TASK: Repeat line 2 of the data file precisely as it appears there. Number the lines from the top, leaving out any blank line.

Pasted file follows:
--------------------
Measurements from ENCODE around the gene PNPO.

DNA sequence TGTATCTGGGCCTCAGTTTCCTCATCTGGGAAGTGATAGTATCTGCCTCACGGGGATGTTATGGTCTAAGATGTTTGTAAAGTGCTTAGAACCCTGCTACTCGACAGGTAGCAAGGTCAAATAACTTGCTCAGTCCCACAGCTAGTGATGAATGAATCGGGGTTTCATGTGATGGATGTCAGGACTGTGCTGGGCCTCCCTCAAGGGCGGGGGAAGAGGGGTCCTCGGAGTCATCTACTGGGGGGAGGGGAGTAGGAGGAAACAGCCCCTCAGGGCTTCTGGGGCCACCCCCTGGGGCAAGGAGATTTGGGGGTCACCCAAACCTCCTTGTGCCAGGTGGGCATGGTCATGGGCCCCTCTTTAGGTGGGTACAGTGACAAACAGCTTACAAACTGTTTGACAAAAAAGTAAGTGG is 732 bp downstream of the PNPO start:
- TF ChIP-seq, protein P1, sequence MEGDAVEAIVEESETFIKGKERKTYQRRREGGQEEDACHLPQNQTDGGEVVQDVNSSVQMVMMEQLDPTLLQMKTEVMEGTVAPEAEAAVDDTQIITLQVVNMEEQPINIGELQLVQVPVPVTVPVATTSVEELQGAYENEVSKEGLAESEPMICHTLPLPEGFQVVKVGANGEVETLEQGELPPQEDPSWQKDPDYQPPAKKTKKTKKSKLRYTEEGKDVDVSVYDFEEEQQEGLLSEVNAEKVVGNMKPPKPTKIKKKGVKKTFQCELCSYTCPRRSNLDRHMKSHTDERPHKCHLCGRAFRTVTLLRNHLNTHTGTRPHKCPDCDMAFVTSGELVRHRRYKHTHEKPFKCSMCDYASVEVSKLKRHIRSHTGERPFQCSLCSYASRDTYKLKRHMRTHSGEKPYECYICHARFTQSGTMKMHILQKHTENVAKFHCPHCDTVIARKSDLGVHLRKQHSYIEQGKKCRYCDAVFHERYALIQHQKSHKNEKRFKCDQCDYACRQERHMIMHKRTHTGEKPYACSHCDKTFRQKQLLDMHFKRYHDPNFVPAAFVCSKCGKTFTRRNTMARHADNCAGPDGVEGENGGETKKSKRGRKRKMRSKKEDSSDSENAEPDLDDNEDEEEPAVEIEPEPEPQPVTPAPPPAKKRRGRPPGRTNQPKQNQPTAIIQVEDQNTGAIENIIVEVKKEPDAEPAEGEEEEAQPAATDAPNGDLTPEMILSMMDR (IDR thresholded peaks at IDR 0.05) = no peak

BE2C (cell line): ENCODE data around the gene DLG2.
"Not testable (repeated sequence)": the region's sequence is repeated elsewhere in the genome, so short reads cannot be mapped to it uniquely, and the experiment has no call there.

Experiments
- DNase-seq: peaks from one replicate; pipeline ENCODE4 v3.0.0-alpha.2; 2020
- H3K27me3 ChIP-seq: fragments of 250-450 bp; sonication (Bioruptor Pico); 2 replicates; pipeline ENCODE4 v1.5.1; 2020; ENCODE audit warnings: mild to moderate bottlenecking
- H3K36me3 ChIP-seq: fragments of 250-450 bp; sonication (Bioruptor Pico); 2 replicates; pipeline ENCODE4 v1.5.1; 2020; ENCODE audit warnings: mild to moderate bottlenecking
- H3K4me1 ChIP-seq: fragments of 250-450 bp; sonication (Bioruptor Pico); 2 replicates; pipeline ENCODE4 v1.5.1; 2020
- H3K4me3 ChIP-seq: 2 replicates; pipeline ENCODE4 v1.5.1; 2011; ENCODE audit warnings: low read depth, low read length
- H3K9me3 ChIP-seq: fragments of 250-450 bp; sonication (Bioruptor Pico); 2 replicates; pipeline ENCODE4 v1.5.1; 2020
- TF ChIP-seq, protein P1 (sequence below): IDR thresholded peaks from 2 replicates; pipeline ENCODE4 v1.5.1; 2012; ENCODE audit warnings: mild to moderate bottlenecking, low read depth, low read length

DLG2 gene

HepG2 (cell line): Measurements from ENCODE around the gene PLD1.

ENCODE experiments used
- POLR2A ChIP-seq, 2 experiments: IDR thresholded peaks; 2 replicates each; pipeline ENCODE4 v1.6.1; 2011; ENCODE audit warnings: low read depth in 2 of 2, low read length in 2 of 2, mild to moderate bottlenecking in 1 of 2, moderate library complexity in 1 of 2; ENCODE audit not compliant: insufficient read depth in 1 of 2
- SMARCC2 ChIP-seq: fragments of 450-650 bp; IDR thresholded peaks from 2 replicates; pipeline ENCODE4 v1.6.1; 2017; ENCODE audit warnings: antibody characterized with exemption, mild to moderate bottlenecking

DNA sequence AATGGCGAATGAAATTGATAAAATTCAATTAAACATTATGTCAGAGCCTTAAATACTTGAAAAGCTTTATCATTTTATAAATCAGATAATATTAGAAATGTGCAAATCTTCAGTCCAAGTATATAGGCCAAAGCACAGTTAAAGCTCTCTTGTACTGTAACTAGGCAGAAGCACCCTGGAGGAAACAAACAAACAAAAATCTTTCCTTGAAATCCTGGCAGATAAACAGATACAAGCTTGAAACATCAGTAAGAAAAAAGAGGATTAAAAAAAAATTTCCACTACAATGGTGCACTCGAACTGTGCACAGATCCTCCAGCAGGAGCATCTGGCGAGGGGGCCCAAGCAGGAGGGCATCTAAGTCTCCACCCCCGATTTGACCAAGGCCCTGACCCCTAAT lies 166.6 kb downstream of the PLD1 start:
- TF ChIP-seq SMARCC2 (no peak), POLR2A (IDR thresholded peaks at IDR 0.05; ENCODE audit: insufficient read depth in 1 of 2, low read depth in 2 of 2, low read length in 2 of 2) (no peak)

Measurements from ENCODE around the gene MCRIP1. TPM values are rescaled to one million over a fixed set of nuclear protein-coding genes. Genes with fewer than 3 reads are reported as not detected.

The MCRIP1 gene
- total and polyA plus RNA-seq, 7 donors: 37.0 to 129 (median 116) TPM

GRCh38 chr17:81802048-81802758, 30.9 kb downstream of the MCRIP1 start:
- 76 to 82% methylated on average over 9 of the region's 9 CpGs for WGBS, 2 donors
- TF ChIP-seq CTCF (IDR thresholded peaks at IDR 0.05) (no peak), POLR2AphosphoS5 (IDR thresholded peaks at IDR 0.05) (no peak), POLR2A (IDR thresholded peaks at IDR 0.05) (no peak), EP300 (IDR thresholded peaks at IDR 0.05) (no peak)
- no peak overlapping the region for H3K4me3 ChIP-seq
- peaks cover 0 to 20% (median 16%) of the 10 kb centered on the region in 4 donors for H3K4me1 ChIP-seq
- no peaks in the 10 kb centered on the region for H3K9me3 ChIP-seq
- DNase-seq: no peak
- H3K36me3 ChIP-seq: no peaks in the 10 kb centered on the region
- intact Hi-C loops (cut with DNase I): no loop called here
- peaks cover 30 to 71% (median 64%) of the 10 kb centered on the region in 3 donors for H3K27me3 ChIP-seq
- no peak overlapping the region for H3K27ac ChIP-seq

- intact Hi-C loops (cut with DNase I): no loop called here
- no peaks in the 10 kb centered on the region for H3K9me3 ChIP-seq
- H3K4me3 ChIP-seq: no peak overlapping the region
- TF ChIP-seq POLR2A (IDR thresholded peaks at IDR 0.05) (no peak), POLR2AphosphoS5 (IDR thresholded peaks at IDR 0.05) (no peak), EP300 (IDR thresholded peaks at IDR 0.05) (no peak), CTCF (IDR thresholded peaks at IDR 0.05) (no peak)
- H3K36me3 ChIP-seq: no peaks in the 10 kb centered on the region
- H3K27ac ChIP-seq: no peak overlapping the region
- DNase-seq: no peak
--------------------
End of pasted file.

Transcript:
DNA sequence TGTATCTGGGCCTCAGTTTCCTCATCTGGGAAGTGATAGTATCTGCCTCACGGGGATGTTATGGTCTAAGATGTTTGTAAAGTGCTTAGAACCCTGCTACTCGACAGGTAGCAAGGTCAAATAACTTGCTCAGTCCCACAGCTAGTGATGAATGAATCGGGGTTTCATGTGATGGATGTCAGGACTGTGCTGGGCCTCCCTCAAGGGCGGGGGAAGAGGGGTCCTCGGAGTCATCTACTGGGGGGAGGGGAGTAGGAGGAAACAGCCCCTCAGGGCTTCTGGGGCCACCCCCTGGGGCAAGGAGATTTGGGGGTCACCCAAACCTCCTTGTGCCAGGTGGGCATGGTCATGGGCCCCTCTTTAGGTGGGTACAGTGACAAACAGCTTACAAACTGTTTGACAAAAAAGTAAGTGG is 732 bp downstream of the PNPO start: